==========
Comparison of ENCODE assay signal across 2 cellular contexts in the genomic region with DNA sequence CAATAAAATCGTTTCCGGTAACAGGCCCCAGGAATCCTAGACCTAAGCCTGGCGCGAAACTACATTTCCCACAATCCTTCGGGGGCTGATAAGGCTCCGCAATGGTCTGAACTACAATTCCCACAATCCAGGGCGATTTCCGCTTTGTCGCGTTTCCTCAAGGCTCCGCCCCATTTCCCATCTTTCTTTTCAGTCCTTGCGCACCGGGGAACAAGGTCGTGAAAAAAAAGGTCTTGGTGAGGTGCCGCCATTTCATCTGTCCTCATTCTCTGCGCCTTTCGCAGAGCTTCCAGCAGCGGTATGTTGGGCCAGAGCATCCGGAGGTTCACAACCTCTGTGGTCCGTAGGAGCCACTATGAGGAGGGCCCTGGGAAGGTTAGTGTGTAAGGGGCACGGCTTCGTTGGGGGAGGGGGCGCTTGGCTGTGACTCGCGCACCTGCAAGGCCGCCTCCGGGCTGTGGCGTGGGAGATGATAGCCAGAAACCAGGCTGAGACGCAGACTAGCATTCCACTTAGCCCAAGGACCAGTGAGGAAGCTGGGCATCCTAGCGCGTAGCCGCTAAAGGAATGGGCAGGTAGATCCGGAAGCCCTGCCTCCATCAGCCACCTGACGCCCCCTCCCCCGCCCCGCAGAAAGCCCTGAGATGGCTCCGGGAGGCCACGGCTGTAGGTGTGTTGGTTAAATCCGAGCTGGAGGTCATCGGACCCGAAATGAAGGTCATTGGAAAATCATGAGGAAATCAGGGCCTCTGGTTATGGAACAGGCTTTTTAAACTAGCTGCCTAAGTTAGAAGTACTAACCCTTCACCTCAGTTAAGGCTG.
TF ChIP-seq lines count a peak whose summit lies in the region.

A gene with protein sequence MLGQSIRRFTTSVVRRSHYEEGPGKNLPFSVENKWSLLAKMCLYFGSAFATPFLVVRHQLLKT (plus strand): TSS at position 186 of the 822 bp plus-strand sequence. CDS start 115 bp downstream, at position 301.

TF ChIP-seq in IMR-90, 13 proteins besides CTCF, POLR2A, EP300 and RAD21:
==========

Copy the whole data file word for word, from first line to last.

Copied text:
Comparison of ENCODE assay signal across 2 cellular contexts in the genomic region with DNA sequence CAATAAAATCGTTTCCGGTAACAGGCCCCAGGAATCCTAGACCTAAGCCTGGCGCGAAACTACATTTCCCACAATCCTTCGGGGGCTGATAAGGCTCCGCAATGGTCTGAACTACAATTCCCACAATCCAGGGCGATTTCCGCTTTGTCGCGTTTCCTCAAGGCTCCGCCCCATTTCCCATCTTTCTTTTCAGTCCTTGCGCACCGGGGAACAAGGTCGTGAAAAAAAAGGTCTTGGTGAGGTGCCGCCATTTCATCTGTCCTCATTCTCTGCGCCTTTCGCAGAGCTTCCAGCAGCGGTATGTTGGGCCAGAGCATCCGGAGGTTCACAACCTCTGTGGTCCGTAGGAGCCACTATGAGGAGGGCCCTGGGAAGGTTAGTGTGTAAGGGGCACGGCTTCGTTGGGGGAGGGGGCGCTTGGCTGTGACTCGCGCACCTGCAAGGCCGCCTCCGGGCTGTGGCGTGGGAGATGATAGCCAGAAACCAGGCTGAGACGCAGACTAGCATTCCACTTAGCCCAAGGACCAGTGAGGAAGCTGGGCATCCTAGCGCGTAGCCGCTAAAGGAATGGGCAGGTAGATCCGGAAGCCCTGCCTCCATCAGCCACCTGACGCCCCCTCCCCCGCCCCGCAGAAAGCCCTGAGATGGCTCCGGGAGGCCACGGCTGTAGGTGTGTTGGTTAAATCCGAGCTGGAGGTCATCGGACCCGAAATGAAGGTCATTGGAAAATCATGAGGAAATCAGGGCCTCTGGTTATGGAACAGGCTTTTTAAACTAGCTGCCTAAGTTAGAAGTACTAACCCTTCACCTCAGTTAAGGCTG.
TF ChIP-seq lines count a peak whose summit lies in the region.

A gene with protein sequence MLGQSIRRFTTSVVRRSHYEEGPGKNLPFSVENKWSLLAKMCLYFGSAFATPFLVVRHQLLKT (plus strand): TSS at position 186 of the 822 bp plus-strand sequence. CDS start 115 bp downstream, at position 301.

TF ChIP-seq in IMR-90, 13 proteins besides CTCF, POLR2A, EP300 and RAD21: